We would be more serious about knowing what we believe and being able to give a sensible explanation of those beliefs. Being intentional about journeying with Christ tends to stimulate a person to also be intentional about having an effective response to a lost person who needs and desires to know that there is a God, and to know how they might connect with him. Why would we leave such an important thing to accident?

Think about the words of Isaiah that Christ adopted as a primary theme of his ministry to humanity, “Comfort ye my people.” “Tell them that their iniquities are pardoned.” “That their warfare is ended.” And “make straight a highway to our God.”

Should we not invest some intentional effort at being able to assess the felt need of a person and being able to articulate that part of the gospel that speaks to their immediate need, thereby encouraging them to take a step toward redemption? Is not a highway a long series of steps that has been cleared of obstacles, and passage made as simple as possible? What is the practical application of making a highway to our God (for the lost)? What part do we play, and what constitutes, in real terms, making a highway for them?

Being intentional about being on Christ’s journey would lead us to change the way we allocate our time. We might begin to focus more time and energy on people instead of things. We would also tend to focus more on the relationships that we either have, or can develop, with people who do not have a saving relationship with Jesus. The focus of that time would be outgoing—being there for them, serving them in some small or great way, one time or ongoing.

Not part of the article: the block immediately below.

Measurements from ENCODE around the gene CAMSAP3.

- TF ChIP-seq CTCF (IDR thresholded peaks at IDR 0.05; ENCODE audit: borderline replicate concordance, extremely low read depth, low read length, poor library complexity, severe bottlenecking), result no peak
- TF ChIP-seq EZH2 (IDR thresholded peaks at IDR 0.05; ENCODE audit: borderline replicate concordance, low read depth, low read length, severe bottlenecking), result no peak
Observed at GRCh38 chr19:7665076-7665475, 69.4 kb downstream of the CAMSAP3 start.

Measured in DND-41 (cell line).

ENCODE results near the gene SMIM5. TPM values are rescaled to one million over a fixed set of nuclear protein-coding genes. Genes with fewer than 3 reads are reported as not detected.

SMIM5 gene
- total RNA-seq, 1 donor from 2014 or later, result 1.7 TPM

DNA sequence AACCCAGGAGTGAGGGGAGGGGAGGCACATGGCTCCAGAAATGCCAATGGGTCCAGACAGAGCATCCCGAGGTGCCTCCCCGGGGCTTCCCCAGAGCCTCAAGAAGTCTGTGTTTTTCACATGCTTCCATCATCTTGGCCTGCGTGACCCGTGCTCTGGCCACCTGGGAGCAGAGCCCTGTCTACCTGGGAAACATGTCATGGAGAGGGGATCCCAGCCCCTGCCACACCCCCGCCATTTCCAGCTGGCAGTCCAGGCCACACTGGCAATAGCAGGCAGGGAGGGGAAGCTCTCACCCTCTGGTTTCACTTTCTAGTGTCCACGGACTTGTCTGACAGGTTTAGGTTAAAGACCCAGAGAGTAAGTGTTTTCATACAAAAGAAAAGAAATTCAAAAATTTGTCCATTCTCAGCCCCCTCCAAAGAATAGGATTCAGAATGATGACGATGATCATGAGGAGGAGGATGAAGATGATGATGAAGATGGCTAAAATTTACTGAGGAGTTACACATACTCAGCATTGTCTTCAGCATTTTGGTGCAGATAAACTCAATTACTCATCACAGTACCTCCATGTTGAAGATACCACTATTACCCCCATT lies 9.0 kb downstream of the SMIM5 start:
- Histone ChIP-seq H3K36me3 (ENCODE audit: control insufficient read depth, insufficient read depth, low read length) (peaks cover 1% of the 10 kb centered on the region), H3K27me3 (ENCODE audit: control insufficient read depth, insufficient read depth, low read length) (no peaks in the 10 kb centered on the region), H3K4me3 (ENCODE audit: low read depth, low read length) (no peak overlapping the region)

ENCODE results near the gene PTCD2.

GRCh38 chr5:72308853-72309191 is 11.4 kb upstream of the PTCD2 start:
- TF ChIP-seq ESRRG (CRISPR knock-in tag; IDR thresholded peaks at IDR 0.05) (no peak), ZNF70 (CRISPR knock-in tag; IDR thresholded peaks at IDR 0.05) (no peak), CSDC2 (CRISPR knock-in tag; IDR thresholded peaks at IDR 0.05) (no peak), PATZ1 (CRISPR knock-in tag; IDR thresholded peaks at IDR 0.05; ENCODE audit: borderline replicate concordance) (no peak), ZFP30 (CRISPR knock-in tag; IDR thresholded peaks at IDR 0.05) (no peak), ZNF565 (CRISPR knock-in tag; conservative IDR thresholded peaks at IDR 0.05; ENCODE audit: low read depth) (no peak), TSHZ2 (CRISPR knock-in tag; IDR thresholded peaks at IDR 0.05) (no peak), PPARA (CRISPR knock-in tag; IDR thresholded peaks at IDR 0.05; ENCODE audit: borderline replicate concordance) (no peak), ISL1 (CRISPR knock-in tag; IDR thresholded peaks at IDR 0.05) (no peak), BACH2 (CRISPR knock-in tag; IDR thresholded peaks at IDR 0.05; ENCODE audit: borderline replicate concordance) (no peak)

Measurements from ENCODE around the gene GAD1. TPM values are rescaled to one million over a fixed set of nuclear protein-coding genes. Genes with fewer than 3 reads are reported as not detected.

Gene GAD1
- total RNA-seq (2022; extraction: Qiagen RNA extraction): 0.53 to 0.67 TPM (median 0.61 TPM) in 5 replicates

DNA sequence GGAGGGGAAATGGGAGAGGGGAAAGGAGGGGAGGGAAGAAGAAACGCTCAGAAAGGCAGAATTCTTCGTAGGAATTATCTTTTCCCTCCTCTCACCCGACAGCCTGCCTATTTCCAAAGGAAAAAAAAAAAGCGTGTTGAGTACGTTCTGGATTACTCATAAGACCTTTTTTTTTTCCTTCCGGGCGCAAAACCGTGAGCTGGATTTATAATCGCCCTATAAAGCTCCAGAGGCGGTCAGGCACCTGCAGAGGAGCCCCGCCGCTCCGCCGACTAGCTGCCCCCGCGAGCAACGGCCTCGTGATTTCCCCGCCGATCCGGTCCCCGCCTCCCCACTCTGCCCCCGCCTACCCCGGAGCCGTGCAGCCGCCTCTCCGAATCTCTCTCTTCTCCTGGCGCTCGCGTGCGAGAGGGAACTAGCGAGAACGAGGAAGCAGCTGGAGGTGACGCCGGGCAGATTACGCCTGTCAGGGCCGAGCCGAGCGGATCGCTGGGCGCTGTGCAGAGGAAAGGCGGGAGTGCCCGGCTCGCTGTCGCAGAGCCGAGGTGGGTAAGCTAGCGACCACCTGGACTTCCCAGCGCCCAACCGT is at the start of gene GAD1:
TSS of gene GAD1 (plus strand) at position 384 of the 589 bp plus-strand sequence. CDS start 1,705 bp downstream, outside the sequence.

I hope it becomes clear that by being intentional about yielding to Jesus’ command to engage in a lifetime journey of following him, we put ourselves in the best position to be effective in his Great Commission. This is the power of intent.

Next segment—it gets even better!

So far we’ve talked about the powerful spiritual dynamic that is put into motion when we are intentional about making our walk with Christ part of our daily thought and action. We’ve seen what a transforming effect it has on our personal life. But that is only the beginning. The power of intent goes way beyond our own life. By being intentional in our walk with Christ, we become a part of what he is doing on a much larger scale. We are often not even aware of its scope until it has passed by and borne incredible fruit.

In the next installment I’ll give a couple of exciting examples from the lives of believers in the early church, how a small, insignificant group of outcasts rocked an empire. They didn’t know that was what they were doing. They were just being intentional about following Christ. But by being intentional about their walk with Christ, they put themselves in a position to be a part of something big.

Author: Randal Dick